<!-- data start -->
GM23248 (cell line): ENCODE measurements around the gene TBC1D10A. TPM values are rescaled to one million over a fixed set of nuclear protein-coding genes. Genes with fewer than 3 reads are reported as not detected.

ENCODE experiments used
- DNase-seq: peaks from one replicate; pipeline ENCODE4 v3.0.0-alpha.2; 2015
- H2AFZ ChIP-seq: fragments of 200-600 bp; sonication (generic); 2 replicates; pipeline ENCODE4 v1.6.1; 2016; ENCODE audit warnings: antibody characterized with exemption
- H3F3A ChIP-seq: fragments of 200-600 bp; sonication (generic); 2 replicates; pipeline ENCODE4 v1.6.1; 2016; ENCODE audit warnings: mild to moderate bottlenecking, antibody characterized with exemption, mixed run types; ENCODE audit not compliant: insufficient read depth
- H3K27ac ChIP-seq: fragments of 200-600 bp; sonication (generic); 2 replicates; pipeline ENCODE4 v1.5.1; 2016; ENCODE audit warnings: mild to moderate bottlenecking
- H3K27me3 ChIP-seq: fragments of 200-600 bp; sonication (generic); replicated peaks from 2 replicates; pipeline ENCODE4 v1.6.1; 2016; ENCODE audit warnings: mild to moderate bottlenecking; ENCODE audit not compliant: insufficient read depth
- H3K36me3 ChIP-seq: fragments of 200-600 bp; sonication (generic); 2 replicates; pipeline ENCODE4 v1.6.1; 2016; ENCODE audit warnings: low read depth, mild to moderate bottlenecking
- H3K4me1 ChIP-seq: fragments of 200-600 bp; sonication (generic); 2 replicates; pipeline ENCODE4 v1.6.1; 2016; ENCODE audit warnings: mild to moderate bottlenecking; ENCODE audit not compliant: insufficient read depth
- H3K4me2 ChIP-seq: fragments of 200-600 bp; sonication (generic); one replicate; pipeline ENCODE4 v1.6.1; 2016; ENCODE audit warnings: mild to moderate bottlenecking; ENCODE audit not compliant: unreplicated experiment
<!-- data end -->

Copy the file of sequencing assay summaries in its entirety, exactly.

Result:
GM23248 (cell line): ENCODE measurements around the gene TBC1D10A. TPM values are rescaled to one million over a fixed set of nuclear protein-coding genes. Genes with fewer than 3 reads are reported as not detected.

ENCODE experiments used
- DNase-seq: peaks from one replicate; pipeline ENCODE4 v3.0.0-alpha.2; 2015
- H2AFZ ChIP-seq: fragments of 200-600 bp; sonication (generic); 2 replicates; pipeline ENCODE4 v1.6.1; 2016; ENCODE audit warnings: antibody characterized with exemption
- H3F3A ChIP-seq: fragments of 200-600 bp; sonication (generic); 2 replicates; pipeline ENCODE4 v1.6.1; 2016; ENCODE audit warnings: mild to moderate bottlenecking, antibody characterized with exemption, mixed run types; ENCODE audit not compliant: insufficient read depth
- H3K27ac ChIP-seq: fragments of 200-600 bp; sonication (generic); 2 replicates; pipeline ENCODE4 v1.5.1; 2016; ENCODE audit warnings: mild to moderate bottlenecking
- H3K27me3 ChIP-seq: fragments of 200-600 bp; sonication (generic); replicated peaks from 2 replicates; pipeline ENCODE4 v1.6.1; 2016; ENCODE audit warnings: mild to moderate bottlenecking; ENCODE audit not compliant: insufficient read depth
- H3K36me3 ChIP-seq: fragments of 200-600 bp; sonication (generic); 2 replicates; pipeline ENCODE4 v1.6.1; 2016; ENCODE audit warnings: low read depth, mild to moderate bottlenecking
- H3K4me1 ChIP-seq: fragments of 200-600 bp; sonication (generic); 2 replicates; pipeline ENCODE4 v1.6.1; 2016; ENCODE audit warnings: mild to moderate bottlenecking; ENCODE audit not compliant: insufficient read depth
- H3K4me2 ChIP-seq: fragments of 200-600 bp; sonication (generic); one replicate; pipeline ENCODE4 v1.6.1; 2016; ENCODE audit warnings: mild to moderate bottlenecking; ENCODE audit not compliant: unreplicated experiment